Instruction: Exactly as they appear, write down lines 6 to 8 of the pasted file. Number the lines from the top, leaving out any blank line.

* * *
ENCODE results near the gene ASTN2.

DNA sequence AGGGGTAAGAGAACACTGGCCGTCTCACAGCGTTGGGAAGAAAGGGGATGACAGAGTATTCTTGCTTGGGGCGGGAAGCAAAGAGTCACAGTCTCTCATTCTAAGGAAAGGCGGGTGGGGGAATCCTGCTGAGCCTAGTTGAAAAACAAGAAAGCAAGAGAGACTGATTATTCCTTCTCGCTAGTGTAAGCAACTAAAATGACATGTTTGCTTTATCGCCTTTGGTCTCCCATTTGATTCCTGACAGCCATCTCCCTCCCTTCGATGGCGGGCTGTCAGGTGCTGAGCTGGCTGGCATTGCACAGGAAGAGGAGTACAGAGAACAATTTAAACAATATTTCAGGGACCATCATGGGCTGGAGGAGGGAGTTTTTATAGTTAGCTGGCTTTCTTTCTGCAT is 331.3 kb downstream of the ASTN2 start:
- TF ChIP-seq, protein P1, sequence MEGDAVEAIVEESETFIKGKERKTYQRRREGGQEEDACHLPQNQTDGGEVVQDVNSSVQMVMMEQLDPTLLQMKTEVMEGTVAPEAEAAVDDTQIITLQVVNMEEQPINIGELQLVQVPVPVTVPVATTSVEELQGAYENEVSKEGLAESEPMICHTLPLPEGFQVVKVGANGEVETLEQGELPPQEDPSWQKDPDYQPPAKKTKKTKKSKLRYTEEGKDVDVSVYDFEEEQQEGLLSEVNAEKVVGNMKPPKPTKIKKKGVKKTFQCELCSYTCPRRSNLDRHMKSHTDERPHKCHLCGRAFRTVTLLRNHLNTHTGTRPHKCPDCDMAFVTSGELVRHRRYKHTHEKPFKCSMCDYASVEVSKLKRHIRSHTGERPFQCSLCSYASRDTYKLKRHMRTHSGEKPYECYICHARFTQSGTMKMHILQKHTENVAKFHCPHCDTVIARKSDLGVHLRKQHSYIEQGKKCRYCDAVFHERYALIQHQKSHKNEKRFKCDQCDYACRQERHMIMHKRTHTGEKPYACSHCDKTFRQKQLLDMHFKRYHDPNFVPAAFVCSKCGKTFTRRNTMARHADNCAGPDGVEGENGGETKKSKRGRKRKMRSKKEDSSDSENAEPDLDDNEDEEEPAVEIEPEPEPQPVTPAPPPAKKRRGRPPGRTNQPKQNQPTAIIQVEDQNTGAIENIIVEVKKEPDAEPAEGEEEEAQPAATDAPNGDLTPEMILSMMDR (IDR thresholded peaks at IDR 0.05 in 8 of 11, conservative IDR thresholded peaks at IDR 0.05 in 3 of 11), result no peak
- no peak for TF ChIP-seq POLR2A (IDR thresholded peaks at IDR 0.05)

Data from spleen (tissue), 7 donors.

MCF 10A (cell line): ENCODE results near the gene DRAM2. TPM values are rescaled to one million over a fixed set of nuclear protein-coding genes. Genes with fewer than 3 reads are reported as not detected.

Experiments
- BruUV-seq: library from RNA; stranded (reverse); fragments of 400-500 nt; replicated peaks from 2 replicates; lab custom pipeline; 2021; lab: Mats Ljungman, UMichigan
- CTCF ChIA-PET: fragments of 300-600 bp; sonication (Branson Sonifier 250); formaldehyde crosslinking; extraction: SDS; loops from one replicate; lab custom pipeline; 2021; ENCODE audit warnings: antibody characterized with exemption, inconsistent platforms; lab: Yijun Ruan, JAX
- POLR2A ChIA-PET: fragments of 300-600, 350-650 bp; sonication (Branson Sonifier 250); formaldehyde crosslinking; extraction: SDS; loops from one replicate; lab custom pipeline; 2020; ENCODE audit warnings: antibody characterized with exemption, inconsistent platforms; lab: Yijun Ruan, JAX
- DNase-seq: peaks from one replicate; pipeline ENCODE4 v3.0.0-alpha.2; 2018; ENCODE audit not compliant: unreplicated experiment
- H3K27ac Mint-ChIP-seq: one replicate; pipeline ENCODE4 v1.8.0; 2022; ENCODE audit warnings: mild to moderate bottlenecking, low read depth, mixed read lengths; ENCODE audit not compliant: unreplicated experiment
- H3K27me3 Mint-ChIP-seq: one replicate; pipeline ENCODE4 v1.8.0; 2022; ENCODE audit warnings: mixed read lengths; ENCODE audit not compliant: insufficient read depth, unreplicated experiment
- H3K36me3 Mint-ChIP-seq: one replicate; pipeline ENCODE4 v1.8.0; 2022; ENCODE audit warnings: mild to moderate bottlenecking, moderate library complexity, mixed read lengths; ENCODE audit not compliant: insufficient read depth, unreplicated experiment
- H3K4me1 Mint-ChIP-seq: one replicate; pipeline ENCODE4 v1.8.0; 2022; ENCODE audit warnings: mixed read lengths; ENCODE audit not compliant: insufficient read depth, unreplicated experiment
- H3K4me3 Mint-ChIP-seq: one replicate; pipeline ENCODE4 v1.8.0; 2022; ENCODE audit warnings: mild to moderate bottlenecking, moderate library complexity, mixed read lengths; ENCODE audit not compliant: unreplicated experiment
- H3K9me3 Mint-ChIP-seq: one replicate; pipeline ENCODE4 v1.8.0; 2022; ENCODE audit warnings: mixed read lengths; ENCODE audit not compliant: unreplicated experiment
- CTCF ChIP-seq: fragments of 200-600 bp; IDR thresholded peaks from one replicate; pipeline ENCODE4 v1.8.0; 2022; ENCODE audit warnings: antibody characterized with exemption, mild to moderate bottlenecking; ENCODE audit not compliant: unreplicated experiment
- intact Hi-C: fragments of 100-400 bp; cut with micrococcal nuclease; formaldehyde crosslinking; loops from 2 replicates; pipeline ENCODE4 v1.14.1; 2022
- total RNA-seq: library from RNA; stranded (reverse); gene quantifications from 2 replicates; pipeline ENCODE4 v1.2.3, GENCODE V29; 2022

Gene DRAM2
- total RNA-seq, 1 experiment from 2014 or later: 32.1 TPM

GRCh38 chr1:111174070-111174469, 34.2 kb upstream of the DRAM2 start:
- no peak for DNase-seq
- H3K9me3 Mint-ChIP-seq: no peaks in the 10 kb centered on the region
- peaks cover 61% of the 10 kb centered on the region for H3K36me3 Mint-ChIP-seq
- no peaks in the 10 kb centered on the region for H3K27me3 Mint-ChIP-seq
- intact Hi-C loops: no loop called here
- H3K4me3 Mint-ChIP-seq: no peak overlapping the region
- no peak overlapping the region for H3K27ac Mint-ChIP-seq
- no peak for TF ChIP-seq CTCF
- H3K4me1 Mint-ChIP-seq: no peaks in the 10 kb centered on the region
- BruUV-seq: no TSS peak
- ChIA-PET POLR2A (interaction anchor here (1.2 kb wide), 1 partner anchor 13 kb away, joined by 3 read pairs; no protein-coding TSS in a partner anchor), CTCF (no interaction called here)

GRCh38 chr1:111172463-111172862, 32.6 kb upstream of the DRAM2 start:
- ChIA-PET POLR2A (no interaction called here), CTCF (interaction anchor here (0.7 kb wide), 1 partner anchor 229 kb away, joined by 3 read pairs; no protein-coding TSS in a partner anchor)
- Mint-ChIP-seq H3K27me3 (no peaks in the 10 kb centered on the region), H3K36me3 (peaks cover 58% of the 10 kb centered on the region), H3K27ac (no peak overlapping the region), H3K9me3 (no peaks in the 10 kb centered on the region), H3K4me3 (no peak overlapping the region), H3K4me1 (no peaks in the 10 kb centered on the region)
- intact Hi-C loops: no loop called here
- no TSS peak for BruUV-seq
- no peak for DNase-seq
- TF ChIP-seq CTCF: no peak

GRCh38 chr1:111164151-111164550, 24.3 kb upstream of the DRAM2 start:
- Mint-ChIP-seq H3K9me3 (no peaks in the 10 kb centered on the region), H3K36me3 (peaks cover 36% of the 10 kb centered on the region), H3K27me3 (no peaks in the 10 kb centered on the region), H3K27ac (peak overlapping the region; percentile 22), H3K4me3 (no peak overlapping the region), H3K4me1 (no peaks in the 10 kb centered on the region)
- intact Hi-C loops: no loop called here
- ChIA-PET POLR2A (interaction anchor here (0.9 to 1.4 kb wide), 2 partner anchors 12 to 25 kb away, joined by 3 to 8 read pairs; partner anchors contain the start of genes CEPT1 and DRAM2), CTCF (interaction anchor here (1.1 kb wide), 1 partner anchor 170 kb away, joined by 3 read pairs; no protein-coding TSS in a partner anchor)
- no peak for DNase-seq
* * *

MCF 10A (cell line): ENCODE results near the gene DRAM2. TPM values are rescaled to one million over a fixed set of nuclear protein-coding genes. Genes with fewer than 3 reads are reported as not detected.

Experiments
- BruUV-seq: library from RNA; stranded (reverse); fragments of 400-500 nt; replicated peaks from 2 replicates; lab custom pipeline; 2021; lab: Mats Ljungman, UMichigan